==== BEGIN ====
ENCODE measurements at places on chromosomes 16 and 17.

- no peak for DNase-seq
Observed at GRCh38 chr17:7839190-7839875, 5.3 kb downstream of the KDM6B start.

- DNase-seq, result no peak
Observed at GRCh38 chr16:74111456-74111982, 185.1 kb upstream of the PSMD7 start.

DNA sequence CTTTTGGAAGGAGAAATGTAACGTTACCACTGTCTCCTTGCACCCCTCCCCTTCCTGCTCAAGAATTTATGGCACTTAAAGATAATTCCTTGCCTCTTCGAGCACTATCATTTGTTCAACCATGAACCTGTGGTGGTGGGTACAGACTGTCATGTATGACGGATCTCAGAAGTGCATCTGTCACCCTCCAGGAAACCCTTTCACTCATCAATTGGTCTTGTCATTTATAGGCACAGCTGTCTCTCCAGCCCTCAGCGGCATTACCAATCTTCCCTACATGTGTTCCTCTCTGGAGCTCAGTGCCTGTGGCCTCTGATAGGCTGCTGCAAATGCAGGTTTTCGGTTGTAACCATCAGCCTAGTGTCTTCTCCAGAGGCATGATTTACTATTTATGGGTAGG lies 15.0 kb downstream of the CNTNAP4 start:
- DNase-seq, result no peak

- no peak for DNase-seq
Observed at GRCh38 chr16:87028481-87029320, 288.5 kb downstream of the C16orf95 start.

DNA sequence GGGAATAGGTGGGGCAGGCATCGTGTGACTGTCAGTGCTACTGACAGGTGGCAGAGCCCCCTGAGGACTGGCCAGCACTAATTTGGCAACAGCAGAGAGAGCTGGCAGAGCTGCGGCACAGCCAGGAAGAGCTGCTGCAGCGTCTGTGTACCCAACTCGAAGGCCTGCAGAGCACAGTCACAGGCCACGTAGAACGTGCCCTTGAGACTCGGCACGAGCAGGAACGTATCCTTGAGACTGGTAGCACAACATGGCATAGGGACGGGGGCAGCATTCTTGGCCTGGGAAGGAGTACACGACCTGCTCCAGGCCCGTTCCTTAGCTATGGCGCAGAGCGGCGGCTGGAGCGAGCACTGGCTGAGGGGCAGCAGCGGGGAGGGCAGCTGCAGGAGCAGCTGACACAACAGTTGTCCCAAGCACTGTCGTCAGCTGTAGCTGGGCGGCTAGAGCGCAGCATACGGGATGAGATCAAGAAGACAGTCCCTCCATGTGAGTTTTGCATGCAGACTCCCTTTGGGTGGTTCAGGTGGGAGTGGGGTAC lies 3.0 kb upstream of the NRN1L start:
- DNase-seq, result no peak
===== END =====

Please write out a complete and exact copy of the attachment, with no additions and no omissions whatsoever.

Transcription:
ENCODE measurements at places on chromosomes 16 and 17.

- no peak for DNase-seq
Observed at GRCh38 chr17:7839190-7839875, 5.3 kb downstream of the KDM6B start.

- DNase-seq, result no peak
Observed at GRCh38 chr16:74111456-74111982, 185.1 kb upstream of the PSMD7 start.

DNA sequence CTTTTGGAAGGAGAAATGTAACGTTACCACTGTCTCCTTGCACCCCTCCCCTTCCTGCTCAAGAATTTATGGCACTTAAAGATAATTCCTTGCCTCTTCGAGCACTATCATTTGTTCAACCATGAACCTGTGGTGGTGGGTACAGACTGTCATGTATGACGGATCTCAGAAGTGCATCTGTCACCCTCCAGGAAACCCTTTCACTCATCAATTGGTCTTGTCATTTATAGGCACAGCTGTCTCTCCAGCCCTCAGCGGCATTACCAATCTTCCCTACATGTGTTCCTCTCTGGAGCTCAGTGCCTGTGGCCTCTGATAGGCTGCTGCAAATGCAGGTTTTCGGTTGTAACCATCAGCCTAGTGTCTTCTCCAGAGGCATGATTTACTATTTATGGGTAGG lies 15.0 kb downstream of the CNTNAP4 start:
- DNase-seq, result no peak

- no peak for DNase-seq
Observed at GRCh38 chr16:87028481-87029320, 288.5 kb downstream of the C16orf95 start.

DNA sequence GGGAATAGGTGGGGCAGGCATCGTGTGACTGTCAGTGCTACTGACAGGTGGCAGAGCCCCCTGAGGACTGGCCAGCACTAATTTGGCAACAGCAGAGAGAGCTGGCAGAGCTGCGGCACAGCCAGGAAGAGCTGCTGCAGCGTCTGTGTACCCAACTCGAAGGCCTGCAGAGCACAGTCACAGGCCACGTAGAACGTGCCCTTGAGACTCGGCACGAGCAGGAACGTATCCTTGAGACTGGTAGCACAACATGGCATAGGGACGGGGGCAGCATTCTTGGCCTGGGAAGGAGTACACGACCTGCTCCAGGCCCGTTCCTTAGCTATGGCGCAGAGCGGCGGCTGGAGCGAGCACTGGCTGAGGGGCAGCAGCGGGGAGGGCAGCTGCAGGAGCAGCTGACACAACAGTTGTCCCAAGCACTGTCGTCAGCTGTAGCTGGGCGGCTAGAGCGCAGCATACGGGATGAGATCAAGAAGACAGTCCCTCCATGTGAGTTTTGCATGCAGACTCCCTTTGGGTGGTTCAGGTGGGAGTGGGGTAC lies 3.0 kb upstream of the NRN1L start:
- DNase-seq, result no peak